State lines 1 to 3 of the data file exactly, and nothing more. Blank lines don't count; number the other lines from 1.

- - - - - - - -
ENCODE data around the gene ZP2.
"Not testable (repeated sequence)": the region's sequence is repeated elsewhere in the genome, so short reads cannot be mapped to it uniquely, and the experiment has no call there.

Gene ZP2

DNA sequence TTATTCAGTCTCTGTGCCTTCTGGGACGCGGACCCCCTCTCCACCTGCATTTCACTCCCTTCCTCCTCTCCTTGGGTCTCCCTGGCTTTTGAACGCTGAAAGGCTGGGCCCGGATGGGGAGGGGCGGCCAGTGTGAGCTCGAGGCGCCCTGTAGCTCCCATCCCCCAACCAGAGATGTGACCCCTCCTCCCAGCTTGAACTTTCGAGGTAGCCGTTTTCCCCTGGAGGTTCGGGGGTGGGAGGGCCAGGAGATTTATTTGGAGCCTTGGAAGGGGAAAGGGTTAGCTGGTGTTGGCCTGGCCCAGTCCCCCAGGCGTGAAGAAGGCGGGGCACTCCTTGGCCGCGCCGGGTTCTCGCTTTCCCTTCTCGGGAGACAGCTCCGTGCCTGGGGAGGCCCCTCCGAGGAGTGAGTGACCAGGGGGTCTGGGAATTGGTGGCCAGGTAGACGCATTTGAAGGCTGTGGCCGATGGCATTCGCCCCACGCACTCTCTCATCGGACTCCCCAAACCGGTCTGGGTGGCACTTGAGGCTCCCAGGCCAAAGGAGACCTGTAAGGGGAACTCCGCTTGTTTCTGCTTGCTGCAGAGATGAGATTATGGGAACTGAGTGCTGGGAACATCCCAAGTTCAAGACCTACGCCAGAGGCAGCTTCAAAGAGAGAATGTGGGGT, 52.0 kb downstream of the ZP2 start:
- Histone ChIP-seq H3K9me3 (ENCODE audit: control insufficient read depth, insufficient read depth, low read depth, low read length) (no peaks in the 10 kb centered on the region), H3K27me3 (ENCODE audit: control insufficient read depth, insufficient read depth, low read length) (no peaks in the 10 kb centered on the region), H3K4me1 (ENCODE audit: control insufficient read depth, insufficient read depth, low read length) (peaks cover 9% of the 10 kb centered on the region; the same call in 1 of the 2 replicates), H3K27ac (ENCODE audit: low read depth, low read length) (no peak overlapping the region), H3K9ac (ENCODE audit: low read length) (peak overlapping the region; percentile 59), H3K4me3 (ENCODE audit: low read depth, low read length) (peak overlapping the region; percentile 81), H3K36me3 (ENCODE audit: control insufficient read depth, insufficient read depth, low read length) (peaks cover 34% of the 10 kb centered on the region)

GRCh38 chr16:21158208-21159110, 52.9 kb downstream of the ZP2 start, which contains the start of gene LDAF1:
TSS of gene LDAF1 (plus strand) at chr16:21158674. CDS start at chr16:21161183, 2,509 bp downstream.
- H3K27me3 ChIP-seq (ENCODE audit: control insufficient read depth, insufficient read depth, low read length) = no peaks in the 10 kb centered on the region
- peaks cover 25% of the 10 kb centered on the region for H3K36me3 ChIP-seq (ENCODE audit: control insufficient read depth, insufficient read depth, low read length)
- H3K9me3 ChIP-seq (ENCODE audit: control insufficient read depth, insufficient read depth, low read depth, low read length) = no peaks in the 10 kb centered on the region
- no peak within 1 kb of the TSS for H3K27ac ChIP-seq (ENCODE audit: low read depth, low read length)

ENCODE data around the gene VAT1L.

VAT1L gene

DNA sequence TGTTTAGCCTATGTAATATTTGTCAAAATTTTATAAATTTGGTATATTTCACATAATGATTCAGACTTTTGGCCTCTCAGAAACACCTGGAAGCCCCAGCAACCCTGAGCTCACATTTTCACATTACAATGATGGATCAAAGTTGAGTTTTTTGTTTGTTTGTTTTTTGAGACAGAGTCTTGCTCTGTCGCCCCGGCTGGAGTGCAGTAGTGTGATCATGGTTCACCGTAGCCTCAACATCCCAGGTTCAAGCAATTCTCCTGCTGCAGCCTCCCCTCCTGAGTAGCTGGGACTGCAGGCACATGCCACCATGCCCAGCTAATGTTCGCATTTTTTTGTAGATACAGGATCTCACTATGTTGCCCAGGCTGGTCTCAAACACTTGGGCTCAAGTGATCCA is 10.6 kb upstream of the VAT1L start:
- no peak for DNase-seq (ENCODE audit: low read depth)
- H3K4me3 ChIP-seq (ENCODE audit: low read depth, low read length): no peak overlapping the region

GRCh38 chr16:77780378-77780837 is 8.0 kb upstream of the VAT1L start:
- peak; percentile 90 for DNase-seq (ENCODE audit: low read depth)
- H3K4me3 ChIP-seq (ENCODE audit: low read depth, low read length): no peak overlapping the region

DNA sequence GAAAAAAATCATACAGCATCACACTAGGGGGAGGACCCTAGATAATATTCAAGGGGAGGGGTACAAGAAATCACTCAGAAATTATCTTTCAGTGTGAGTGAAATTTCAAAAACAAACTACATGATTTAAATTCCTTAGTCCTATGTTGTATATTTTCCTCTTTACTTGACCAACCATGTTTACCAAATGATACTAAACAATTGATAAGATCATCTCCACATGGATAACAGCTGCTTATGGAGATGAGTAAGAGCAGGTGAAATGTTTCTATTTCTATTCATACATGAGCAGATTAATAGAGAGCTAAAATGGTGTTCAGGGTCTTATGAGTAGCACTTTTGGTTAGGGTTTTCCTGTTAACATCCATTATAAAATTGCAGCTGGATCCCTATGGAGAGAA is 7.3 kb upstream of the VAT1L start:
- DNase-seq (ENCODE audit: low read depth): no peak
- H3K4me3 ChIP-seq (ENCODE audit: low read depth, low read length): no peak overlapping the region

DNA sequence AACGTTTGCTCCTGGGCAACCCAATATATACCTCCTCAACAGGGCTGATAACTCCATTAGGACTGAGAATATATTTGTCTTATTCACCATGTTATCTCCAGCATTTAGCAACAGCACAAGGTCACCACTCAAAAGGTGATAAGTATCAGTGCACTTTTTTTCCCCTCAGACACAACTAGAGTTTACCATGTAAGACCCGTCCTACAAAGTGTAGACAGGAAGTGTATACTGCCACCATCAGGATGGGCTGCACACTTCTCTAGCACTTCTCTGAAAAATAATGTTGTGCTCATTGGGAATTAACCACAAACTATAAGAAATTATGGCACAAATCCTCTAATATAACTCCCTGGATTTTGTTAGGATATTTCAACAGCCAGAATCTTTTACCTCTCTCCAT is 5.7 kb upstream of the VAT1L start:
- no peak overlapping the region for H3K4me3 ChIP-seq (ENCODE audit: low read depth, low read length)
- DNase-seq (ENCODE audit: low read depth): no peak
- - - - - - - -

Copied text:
ENCODE data around the gene ZP2.
"Not testable (repeated sequence)": the region's sequence is repeated elsewhere in the genome, so short reads cannot be mapped to it uniquely, and the experiment has no call there.

Gene ZP2